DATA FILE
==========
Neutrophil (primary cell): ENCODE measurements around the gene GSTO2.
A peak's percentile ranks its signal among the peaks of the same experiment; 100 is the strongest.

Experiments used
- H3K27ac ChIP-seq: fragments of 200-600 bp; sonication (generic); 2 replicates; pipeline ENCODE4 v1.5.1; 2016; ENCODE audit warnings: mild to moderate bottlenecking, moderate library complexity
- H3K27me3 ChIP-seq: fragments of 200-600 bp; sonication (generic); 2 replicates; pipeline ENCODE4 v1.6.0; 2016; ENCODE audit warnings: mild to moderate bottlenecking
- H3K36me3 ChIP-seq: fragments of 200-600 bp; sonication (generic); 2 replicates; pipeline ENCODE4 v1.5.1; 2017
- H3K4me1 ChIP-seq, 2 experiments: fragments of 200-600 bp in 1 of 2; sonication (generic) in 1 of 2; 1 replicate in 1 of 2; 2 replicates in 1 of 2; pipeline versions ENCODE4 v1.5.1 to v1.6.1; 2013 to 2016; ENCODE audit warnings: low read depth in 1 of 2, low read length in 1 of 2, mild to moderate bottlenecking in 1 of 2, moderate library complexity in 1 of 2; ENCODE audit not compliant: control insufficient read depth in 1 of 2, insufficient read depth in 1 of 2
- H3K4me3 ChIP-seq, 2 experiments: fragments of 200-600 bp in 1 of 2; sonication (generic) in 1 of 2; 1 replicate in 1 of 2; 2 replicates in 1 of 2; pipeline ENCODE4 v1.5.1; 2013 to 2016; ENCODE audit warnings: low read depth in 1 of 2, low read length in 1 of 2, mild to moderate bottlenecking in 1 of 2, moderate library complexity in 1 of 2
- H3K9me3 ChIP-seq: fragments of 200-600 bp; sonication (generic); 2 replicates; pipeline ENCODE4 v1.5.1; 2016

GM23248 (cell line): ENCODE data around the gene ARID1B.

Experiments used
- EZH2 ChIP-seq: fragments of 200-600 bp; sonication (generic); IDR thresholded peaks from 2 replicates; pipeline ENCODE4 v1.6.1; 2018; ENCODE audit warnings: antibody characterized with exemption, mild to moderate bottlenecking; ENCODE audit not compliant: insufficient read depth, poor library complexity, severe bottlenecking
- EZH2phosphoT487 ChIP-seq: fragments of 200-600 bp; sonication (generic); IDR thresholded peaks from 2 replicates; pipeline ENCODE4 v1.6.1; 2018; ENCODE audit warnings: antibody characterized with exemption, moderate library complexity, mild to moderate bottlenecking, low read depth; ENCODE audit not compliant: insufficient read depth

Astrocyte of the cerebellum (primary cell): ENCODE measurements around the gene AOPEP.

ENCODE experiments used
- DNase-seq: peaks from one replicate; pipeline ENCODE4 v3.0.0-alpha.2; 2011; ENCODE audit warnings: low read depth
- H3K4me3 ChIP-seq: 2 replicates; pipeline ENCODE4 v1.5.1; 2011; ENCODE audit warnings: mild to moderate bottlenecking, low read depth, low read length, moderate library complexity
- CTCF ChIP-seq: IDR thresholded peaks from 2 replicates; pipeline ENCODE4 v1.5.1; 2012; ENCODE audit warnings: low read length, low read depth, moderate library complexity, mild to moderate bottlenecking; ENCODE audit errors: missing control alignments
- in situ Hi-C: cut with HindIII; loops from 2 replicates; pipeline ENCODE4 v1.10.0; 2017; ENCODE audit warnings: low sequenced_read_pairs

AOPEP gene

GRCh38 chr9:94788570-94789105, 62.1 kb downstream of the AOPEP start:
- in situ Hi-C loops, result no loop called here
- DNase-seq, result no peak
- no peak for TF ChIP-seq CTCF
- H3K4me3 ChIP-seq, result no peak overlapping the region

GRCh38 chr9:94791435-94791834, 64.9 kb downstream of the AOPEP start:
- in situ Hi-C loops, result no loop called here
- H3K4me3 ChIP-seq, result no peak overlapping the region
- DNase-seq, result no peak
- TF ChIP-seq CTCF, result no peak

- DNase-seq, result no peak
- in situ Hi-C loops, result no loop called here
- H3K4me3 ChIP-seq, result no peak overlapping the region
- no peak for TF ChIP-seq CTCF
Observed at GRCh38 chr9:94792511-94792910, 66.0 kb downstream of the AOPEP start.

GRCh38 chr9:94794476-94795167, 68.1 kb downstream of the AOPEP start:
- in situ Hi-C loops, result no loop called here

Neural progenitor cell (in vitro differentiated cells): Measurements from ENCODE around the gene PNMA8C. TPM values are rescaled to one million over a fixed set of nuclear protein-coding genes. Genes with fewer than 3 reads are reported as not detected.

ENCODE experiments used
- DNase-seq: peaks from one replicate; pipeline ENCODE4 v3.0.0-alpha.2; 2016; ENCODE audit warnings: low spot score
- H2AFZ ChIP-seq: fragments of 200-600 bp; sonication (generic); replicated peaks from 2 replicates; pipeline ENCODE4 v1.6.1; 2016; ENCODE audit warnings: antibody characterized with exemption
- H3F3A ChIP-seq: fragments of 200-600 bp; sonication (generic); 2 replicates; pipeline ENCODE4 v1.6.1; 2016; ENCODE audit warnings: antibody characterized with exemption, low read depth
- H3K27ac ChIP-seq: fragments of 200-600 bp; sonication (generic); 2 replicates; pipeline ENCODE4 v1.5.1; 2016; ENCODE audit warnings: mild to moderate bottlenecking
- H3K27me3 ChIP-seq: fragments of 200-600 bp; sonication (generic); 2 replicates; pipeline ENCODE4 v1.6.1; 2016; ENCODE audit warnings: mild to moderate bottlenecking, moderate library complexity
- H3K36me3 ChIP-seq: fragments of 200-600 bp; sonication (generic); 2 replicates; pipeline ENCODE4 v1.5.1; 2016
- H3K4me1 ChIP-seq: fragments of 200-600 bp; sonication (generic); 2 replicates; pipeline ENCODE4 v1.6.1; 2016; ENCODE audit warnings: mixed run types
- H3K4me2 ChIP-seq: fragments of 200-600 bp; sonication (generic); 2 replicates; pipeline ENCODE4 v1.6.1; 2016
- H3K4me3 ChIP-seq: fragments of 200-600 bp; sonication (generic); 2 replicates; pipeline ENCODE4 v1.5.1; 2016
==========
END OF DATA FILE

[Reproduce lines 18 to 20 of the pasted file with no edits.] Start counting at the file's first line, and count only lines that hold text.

- CTCF ChIP-seq: IDR thresholded peaks from 2 replicates; pipeline ENCODE4 v1.5.1; 2012; ENCODE audit warnings: low read length, low read depth, moderate library complexity, mild to moderate bottlenecking; ENCODE audit errors: missing control alignments
- in situ Hi-C: cut with HindIII; loops from 2 replicates; pipeline ENCODE4 v1.10.0; 2017; ENCODE audit warnings: low sequenced_read_pairs

AOPEP gene